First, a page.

What Is the State Flower of South Carolina? How Was It Decided?
The yellow jessamine was an easy choice for the South Carolina legislature when they decided on a state flower in 1924. The climbing vine grows across every corner of the state, delighting gardeners with gorgeous yellow blooms heralding spring’s arrival. Let’s explore the origins of the yellow jessamine as South Carolina’s state flower and why gardeners hold it in such high regard.
What Is Yellow Jessamine?
Yellow jessamine goes by several names, including trumpet vine, Carolina jessamine, and the more misleading “yellow jasmine.” Though it looks like some Jasminum varieties, the yellow jessamine is part of the Gelsemium genus.
The yellow-flowering woody plant grows natively in the southern United States from USDA zones 6 through 9. You can find it emerging naturally in fields, along roadsides, and around open forest areas where it crawls up tree trunks.
Yellow jessamine is popular in landscaping schemes as a beautiful high-climbing vine for a trellis, fence, or arbor. It will scale 10–20 feet above the ground in ideal growing conditions. When left to grow without support, it forms a robust mound of vines, making a practical ground cover.
Free from any significant pest or disease problems, the yellow jessamine is an easy vine to train as an ornamental garden feature. The evergreen shines as a delightful decoration throughout the year. Glossy green lanceolate foliage turns bronze in the winter, and bright yellow trumpet-shaped blossoms grow from February through May.
The yellow jessamine’s five-petaled flowers are a multi-sensory delight in the garden. Alongside brilliant displays of springtime color, blossoms also supply a pleasantly sweet aroma.
Yellow Jessamine Toxicity
Although striking, the yellow jessamine is also extremely dangerous. It contains gelsemine and gelseminine, toxic alkaloids common to its genus. The paralytic compounds attack the central nervous system, eventually causing death.
The yellow jessamine’s roots, leaves, and flowers are toxic to humans and animals and potentially lethal if ingested. Simply touching the flowers is often enough to spur an allergic reaction. Exposures are common in children due to the flowers emitting a sweet scent similar to honeysuckles.
Why Is the Yellow Jessamine the State Flower?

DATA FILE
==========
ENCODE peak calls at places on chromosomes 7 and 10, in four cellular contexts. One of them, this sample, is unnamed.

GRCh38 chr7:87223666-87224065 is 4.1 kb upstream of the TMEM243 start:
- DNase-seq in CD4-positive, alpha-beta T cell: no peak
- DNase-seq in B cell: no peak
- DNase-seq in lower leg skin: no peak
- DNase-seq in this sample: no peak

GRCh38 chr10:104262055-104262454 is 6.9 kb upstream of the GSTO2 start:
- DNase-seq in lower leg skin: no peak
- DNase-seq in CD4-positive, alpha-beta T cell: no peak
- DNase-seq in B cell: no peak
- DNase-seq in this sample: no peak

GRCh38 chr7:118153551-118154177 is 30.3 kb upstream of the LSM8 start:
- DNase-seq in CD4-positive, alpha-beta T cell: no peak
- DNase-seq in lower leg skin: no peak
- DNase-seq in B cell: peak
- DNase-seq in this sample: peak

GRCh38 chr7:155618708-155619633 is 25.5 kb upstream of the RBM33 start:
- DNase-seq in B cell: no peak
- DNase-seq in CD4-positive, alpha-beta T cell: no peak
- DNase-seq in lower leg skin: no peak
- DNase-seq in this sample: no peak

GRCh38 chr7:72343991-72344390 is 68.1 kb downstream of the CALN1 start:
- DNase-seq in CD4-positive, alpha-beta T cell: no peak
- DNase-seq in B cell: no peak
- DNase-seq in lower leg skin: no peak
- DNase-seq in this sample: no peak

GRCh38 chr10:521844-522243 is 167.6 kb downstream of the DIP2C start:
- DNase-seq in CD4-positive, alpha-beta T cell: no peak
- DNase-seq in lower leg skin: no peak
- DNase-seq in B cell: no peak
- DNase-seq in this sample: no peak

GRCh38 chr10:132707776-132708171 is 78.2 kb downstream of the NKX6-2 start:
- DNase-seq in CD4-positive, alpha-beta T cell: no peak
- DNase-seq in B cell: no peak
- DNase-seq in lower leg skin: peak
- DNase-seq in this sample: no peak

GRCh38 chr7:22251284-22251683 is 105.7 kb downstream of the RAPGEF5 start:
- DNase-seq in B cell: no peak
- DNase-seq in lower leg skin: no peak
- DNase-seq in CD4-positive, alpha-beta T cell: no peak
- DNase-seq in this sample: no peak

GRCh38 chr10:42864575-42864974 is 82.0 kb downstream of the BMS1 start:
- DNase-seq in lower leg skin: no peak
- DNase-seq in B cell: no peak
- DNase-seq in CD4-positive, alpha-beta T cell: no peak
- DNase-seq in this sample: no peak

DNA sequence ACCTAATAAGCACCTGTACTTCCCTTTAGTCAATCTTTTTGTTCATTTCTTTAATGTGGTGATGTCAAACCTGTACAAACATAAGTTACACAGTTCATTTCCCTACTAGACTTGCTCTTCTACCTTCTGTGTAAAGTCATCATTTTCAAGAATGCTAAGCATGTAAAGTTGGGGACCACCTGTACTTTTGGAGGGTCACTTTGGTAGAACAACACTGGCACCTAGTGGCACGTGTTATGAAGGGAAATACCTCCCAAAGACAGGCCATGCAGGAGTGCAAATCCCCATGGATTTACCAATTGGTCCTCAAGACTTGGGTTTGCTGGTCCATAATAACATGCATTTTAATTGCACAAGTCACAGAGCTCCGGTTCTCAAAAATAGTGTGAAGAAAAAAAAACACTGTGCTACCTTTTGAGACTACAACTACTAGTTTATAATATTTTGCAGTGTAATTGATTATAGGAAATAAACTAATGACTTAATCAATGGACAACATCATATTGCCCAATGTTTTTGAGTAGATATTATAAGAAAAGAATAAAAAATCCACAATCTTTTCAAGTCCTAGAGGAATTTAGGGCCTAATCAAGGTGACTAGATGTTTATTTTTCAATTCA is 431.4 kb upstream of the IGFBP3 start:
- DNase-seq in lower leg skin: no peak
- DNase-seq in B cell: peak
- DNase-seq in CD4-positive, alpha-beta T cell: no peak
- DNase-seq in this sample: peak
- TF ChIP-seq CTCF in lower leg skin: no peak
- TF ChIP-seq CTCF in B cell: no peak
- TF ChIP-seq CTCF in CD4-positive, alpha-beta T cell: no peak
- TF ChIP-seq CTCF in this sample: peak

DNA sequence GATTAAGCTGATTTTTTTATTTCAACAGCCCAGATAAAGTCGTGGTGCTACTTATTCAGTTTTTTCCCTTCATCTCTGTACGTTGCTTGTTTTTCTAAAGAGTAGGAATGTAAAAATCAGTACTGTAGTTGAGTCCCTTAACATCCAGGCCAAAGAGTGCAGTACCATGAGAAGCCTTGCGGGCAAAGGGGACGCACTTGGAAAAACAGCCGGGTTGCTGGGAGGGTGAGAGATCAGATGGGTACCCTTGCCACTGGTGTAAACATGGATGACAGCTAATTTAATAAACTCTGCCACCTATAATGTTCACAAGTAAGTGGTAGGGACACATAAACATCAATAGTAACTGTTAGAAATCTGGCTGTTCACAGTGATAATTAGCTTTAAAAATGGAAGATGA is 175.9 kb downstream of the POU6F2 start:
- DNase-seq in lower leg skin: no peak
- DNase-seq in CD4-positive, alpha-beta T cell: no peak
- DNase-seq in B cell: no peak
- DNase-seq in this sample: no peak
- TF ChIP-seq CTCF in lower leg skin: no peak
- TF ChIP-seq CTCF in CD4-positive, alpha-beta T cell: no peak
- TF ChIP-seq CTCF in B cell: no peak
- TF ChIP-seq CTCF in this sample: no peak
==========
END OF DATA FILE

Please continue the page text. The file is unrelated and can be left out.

The South Carolina General Assembly adopted the yellow jessamine as the official state flower on February 1, 1924. A year prior, the legislative body approved Joint Resolution No. 534, which explained the criteria for choosing the state flower and the committee that would select it.
The widespread yellow jessamine was already a celebrated plant when the state representatives made their designation. South Carolina’s Dixie Chapter No. 395 of the United Daughters of the Confederacy had used the flower as its official emblem since 1906. Anderson local Teresa Strickland, a chapter member, even penned an ode to the yellow flower titled “Legend of the Yellow Jasmine.”
The selection committee considered its importance as a harbinger of spring and extensive distribution throughout the state when choosing the yellow jessamine. The committee’s report detailed the flower’s significance to South Carolina heritage:
“Its fragrance greets us first in the woodland, and its delicate flower suggests the pureness of gold; its perpetual return out of the dead Winter suggests the lesson of constancy in, loyalty to and patriotism in the service of the State.”
The South Carolina state quarter also features the yellow jessamine. You’ll see it sitting on the tails side with two other official state symbols: the sabal palmetto and the Carolina wren.
What Is the State Wildflower?
The yellow jessamine isn’t the only floral representative for South Carolina. Governor Mark Sanford signed the law adopting the goldenrod (Solidago altissima) as the state wildflower on May 14, 2003.
Interestingly, the hardy golden-yellow flower wasn’t the first choice among the garden clubs that made the state wildflower selection. It all started when State Wildflower Chairman for South Carolina’s Garden Club Nancy Odom wanted to generate interest in native flora and gardening. Deciding that the publicity of a state wildflower was a perfect solution, Odom sent a request to over 300 state garden clubs asking for nominations for the state wildflower.
Queen Anne’s lace and goldenrod were neck-and-neck when the votes came in, but because Queen Anne’s lace was technically not a native South Carolina species, goldenrod took the honor. The Senate approved House Bill No. 3233 on April 23, 2003, designating the goldenrod as the titleholder. It became official one month later.
One glimpse at a climbing ornamental yellow jessamine, and it’s clear why it’s so prized in South Carolina. Golden flowers signify the start of spring, while glistening evergreen foliage adds a sparkling aesthetic all year long. Touching every corner of the Palmetto State, the yellow jessamine is essential to the state’s character and a worthy choice for the South Carolina state flower.
Featured Image Credit: Kaoalobomo, Shutterstock